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(In Part 1, data analysts explained how they arrived at a definition of water security. In Part 2, the analysts explained the methodology used in estimating the Cauvery index and the results have been obtained. In continuation, part 3 will explain the methodology used in estimating the remaining indices and its results) Groundwater index Borewell count: The OpenCity borewell dataset was used to map borewells into Bruhat Bengaluru Mahanagara Palike (BBMP) wards and compute the number of borewells per ward. Assuming an average yield of 5,000 litres/day, water supply from borewells was normalised with ward population and the wards were…

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(In Part 1 of the series, data analysts explained how they arrived at a definition of water security and created a location-specific index. In Part 2, the analysts will explain the methodology used in estimating the use of the Cauvery index and how the results have been obtained) The variables (below) were indexed and weighted with the Cauvery index, which was prioritised due to its significant impact on Bengaluru’s water security. Groundwater and land-use indices, being interdependent, received equal weights, followed by the governance index. Here is a summary table: Parent IndexVariableWeight AssignedCauveryCauvery supply to Ward1GroundwaterBorewell Water supply (litres/person/day)Ward area…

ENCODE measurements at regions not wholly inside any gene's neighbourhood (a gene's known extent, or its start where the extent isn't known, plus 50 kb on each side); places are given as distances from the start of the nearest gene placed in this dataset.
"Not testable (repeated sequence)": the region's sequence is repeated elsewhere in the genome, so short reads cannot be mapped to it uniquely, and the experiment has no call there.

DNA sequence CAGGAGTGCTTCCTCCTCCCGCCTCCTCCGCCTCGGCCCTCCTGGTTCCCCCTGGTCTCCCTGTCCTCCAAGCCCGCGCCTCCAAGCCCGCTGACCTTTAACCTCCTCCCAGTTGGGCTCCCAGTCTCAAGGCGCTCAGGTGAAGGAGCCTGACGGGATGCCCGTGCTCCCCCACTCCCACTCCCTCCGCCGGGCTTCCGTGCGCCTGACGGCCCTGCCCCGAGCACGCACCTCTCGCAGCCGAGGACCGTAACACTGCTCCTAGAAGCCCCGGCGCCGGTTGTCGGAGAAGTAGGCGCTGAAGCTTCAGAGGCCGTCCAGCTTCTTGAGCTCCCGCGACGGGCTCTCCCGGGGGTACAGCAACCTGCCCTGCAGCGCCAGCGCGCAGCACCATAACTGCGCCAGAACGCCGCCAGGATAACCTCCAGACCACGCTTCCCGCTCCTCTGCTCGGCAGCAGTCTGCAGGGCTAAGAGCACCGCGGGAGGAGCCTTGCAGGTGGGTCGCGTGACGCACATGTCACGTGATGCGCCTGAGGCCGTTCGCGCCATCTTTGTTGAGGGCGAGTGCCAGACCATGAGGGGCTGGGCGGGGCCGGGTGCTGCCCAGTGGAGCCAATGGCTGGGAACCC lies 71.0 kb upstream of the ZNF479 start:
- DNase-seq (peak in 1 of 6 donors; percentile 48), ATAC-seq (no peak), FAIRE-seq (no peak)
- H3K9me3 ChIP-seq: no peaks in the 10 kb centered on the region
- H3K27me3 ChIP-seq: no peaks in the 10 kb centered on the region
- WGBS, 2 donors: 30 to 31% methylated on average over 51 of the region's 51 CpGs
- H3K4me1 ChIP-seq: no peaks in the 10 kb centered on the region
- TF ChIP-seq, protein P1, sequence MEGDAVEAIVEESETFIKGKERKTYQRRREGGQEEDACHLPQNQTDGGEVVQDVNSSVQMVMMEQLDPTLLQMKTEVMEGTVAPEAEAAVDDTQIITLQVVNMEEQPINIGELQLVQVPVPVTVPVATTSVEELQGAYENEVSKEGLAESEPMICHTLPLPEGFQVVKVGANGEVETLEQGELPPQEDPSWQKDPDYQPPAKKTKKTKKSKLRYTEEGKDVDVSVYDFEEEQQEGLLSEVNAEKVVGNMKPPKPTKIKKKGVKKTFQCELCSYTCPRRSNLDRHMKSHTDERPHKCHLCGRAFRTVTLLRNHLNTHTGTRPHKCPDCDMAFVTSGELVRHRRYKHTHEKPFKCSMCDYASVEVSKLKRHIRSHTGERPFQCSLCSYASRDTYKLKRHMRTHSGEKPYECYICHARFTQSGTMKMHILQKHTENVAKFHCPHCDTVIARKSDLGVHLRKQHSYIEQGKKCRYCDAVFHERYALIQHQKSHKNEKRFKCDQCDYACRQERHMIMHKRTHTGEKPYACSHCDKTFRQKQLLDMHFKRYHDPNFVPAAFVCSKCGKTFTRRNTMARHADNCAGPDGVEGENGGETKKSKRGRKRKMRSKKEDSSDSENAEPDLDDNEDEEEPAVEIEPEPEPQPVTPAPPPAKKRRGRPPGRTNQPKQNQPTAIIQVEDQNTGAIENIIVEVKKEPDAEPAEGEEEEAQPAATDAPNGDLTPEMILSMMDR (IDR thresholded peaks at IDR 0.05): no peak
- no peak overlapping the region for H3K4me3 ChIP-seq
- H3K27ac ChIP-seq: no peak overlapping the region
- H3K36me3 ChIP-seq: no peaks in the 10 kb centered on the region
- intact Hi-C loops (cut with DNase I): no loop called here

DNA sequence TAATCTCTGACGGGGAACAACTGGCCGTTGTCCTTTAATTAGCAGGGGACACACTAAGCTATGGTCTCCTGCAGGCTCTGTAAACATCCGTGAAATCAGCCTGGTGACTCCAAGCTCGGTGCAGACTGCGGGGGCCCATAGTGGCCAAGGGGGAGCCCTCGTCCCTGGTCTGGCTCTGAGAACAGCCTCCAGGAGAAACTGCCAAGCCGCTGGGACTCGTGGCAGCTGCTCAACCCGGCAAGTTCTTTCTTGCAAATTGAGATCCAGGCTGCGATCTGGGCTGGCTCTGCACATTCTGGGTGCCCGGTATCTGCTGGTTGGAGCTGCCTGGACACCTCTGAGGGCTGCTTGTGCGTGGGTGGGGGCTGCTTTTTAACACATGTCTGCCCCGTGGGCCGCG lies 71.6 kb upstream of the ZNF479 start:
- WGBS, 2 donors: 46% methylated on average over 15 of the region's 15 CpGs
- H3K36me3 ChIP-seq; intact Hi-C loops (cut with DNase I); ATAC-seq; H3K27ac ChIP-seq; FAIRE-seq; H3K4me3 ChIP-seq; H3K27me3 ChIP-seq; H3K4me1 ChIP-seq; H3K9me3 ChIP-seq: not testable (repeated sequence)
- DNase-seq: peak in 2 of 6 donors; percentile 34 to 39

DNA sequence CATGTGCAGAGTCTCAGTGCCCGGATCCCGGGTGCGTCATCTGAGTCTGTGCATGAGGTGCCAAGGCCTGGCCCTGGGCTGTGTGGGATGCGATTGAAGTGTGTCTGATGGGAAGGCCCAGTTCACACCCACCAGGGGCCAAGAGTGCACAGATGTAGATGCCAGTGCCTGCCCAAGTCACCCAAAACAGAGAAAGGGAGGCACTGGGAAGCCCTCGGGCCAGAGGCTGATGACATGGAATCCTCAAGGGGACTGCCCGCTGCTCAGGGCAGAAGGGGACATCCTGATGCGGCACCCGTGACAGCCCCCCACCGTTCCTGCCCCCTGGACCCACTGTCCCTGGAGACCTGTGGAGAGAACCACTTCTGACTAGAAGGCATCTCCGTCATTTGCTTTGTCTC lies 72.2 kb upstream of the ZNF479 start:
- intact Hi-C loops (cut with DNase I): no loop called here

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Bengaluru’s water crisis hit new lows in March 2024, which led to disruptions in water supply. There are areas in the city where water supply is irregular, expensive and unpredictable, bringing the daily lives of many communities to a standstill. It was this issue that made us, as a group, tackle the issue of water security at the Bengaluru Water Datajam held by Opencity.in in March. The notion of water security is a tricky problem to address. It depends on multiple factors like ecological security, risk management of the city, to name a few (Aboelnga et. al., 2019). Therefore, we…